I only took a few photos that weren’t stencils. Since I brought my digital camera along this year, I thought I’d actually show you all a few other creations that graced the playa.
A huge peace sign rises out of the playa, but no peace for us this week. I didn’t see a lot of obvious politically-themed art at Burning Man in 2002, so was glad to see at least a dozen pieces overtly speaking to the times in 2006.
When I arrived to BRC on Monday, everyone buzzed about the “Belgian Waffle.” By the end of the week, the artist had protested the nickname in the playa papers (yes, there are papers printed at BRC), so all PC citizens corrected their language to speak about the mighty Uchronia, a message from the future. I missed watching this amazing structure burn, but saw the video on it’s web site. Rumor told that the artists wanted specially-sized pieces of wood, and thought that they’d lose their order in customs. So they bought a second order of wood and ended up with a huge pile that went unused. Critics tagged this structure as wasted “dead trees” and word was out that it shouldn’t be burned. No matter, with the Temple being small and unimpressive, the Waffle stunned the population throughout the week with DJs, light shows, and huge shadows thrown across this alien architecture.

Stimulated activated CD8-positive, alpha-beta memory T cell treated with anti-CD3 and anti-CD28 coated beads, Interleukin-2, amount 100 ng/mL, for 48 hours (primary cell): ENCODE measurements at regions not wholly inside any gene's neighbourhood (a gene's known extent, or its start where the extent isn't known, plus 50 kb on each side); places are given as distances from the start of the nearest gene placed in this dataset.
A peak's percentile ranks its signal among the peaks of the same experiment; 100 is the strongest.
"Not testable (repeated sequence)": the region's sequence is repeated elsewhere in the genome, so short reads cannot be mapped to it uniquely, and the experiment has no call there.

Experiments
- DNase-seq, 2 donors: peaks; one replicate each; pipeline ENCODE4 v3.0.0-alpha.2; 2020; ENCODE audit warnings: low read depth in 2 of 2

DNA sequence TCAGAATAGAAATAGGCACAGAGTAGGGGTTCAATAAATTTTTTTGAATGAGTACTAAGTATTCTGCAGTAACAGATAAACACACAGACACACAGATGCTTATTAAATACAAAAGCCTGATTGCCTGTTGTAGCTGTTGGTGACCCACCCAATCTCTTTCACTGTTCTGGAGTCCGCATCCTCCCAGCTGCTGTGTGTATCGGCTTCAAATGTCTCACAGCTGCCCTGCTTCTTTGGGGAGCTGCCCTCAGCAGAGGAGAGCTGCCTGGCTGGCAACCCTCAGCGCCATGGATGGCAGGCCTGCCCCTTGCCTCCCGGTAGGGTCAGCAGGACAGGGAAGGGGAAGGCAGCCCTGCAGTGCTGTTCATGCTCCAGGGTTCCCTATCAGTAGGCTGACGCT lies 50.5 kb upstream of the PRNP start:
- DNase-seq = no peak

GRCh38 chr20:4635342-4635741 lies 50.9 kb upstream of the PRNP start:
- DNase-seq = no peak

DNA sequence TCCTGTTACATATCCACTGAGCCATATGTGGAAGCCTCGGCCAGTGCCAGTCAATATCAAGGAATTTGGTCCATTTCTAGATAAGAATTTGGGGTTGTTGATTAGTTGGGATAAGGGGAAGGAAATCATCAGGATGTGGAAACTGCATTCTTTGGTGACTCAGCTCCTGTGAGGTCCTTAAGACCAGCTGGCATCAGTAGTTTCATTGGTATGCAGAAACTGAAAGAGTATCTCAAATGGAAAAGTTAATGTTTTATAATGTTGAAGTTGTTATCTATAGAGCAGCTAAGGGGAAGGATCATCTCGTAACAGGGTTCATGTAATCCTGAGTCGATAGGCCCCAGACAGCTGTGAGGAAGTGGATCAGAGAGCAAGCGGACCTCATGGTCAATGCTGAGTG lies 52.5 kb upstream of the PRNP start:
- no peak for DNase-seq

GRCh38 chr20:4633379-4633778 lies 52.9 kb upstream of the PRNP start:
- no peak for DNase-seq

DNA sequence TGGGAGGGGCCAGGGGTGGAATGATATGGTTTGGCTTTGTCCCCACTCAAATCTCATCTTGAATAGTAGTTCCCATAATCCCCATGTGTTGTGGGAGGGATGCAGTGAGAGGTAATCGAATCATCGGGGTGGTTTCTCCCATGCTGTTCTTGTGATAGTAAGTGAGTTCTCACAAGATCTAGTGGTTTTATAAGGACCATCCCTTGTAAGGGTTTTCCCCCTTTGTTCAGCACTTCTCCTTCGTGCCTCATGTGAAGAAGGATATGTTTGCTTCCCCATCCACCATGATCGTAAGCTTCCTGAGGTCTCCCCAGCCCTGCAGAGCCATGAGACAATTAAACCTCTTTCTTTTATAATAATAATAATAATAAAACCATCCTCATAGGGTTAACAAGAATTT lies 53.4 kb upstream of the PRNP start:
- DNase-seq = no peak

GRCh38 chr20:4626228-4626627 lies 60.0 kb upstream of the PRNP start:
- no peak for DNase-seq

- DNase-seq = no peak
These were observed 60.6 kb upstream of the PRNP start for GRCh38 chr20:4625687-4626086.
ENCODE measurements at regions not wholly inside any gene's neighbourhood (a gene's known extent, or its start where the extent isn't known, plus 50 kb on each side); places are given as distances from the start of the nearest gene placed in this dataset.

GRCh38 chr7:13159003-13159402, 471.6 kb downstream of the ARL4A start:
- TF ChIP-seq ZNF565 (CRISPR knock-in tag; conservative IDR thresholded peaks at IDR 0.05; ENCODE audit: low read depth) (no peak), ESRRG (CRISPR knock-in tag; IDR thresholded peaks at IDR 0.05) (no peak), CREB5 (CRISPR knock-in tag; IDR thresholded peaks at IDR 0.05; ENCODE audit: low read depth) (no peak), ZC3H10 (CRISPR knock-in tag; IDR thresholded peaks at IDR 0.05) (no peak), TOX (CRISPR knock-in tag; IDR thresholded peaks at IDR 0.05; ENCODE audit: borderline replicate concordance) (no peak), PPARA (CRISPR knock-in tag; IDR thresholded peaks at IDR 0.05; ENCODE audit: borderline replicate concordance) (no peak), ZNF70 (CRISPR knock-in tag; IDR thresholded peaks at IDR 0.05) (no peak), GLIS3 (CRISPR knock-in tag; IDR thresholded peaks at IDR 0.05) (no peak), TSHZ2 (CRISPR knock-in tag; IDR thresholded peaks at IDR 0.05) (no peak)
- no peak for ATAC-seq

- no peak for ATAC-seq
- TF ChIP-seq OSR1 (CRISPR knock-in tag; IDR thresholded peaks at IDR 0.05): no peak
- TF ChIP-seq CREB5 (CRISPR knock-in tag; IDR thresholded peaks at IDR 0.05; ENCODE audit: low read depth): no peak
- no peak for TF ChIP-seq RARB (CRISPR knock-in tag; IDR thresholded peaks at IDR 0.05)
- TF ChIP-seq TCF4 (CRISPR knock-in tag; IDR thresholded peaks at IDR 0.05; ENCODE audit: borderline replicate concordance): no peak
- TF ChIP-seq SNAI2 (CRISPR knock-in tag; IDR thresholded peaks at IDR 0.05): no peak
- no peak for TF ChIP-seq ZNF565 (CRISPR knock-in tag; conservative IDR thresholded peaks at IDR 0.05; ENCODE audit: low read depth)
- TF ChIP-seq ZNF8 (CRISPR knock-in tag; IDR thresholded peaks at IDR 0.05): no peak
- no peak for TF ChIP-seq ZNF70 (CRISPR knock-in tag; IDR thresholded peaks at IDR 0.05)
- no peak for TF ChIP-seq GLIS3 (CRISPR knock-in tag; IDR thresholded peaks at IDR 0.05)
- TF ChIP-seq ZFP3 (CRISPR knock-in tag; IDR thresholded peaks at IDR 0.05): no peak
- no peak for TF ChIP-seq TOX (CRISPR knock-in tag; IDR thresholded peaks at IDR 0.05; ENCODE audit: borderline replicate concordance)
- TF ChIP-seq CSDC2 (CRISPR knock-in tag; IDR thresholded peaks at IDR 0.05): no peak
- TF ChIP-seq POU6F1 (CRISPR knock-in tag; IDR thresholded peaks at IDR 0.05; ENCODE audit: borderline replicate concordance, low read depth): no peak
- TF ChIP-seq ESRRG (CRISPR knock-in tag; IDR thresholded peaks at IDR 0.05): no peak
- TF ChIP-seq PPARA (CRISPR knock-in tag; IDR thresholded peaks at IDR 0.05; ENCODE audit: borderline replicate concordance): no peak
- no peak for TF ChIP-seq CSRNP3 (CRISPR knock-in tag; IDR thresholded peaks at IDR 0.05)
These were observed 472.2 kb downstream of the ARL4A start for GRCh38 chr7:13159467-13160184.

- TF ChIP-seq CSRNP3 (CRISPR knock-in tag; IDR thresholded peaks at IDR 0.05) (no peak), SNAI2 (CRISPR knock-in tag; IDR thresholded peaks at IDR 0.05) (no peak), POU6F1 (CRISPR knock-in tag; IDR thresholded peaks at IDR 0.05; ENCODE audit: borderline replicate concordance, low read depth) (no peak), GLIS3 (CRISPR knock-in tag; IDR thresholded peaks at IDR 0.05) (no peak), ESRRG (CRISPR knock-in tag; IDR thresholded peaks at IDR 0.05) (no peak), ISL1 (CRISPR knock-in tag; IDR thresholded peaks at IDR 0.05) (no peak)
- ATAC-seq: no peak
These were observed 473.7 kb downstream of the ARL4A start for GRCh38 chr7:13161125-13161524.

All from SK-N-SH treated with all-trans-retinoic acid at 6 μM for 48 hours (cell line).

Saturday night and the Man will burn. I have always enjoyed not taking photographs of the Man burning so that I can keep the memory untarnished in my mind. Then it slowly fades away into all the other burns I witnessed. When I shot this, the flash caught the playa dust that 40,000 of us raised. Nice to see that a dust particle encircled the man in an “energy haze.” We watched the man burn, and then the huge structure it stood on burned too slow, so we left. The ancient ritual of circling the fire happened once the base collapsed, so I didn’t do that this year.
A view of Black Rock City as I idled on top of a velo-powered ferris wheel. The wheel stood at 4:30 in the city, so out there is the Man with Uchronia behind it.
On a stencil hunt when I shot this photo. That’s an early 1900s steam-driven tractor pulling the trailer in the foreground. The Temple stands unassuming between the Man and Uchronia. I took this while standing on top of a two-story walled structure. The structure was covered in graffiti, much to my delight, with at least six stencils on the walls.
Funeral-themed art always graces BRC. I didn’t see any hearses this year, but found two caskets that had been tricked out for other uses. This one is a grill, and a legal trailer. The skulls at the rear of this are running tail lights! The other casket I found held kegs of root beer and had taps on its side.
Another political piece that stood near the (no) peace sign. The radio station wasn’t running when I took this, but I think it was a nice use of sound arts with easily-made, DIY sculpture.